Teenagers can still flag controversies, ill will with citizenship - Johnny Jackson

I was a little disappointed to find out that University of Hawaii quarterback, Colt Brennan, spent seven days in jail, earlier in his young life.

And I was not disappointed that he had apparently made a mistake in judgment that would land him in jail seven days, or even that he had gotten off with four years of probation otherwise.

I was disappointed that his offenses - extreme as they were [he was reportedly, convicted of criminal trespass and burglary and acquitted of sexual assault] - were not more extreme as to lend us common folks more reason to be inspired by his personal rebound.

But Brennan's is not exactly an Achillean tale - and thankfully so. What Brennan went through was probably the exact dose of medicine he needed, if he needed a dose at all.

It is a growing trend to see nearly and barely legals, as Brennan was, in adult situations and facing judgment for adult crimes.

The faces of several Atlanta area teenagers could appear beneath headlines in coming days. Reportedly, the teens have been charged with breaking into some 150 cars in the metro Atlanta area during the last Thanksgiving holidays.

One hundred and fifty cars - 150 mistakes.

I think Brennan's case and their cases deserve to be made distinct, and distinctly different, but I only use the different cases for what could make them similar.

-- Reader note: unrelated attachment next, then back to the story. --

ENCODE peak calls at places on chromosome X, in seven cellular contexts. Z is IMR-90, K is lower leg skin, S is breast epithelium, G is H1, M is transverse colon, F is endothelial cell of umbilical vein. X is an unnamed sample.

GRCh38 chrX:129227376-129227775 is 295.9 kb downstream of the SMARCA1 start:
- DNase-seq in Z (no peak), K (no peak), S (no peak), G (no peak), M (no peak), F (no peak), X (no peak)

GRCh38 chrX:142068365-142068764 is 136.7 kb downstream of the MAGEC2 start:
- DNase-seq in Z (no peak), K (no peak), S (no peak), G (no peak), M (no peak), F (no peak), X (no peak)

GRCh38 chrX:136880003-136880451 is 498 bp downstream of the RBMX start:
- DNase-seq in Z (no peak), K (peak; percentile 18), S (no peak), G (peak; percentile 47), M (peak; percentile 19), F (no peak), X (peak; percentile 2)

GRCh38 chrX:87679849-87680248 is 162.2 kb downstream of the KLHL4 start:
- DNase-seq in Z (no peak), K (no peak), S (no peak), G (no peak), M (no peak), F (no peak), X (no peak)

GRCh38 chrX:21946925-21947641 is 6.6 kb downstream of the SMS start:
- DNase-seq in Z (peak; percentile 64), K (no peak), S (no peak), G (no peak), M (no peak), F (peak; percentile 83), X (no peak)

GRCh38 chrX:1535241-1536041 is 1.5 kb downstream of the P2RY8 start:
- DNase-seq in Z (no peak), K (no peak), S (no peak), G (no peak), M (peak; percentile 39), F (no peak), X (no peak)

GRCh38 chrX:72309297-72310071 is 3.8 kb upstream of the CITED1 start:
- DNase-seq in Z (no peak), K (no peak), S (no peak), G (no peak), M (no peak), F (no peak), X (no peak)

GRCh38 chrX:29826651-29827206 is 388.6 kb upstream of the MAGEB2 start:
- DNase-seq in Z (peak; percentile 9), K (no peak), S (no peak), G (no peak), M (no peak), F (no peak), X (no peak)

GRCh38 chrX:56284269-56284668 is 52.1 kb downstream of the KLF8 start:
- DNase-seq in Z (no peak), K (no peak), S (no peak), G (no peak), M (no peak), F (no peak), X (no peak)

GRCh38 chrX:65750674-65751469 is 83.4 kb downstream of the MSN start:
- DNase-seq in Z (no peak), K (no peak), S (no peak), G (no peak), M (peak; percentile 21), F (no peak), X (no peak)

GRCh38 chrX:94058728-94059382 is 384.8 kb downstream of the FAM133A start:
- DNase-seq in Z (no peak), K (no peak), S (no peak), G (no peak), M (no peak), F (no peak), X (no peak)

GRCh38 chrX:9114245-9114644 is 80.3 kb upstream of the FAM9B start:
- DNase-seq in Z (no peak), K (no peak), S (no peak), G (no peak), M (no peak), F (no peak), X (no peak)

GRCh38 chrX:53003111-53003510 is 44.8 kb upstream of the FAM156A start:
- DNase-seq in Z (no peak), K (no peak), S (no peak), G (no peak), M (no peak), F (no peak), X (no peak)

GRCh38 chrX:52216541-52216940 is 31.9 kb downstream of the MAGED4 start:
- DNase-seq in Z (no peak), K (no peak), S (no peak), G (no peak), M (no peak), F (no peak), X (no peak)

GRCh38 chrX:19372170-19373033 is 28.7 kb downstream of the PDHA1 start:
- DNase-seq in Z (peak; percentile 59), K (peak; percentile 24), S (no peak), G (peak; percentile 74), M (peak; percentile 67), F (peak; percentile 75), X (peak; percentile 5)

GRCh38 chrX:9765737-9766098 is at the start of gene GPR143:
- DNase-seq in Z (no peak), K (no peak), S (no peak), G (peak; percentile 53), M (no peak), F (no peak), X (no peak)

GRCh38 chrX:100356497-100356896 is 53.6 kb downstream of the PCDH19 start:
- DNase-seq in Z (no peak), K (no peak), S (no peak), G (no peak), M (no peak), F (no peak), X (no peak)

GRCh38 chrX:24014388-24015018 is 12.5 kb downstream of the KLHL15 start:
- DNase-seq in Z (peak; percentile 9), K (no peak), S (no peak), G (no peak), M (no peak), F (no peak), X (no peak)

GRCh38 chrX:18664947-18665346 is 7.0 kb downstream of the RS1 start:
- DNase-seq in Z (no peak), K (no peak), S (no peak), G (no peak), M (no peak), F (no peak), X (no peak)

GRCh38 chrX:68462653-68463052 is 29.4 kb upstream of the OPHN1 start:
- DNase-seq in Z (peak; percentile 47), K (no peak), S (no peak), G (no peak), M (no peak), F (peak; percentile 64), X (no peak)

It is obvious to me that the teenagers, who were turned in by one of the parents, needed an outside jolt of moral fiber to even begin to rectify what I am generously calling mistakes.

I know some people would hate to see these teenagers, who have in some way affected dozens of people and their families, get off with a slap on the wrist.

And with what has transpired in recent years about fairness in the judicial system, and how it wields penalties to certain groups versus others [blacks vs. whites, whites vs. blacks, rich vs. poor, etc.], the one thing that should come of this case - whatever the outcome, which could shape up to be controversial - is that they do become better citizens and better people that we [black, white, rich, or poor] can find reason to be inspired by.

I am hoping, as I often do with non-violent offenders, that they can eventually learn from what is to come, rebound, and make their "mistakes" mere blackened pieces to a vibrant and inspiring tale.

Johnny Jackson is the education reporter for the Daily Herald. He can be reached at jjackson@henryherald.com or at (770) 957-9161.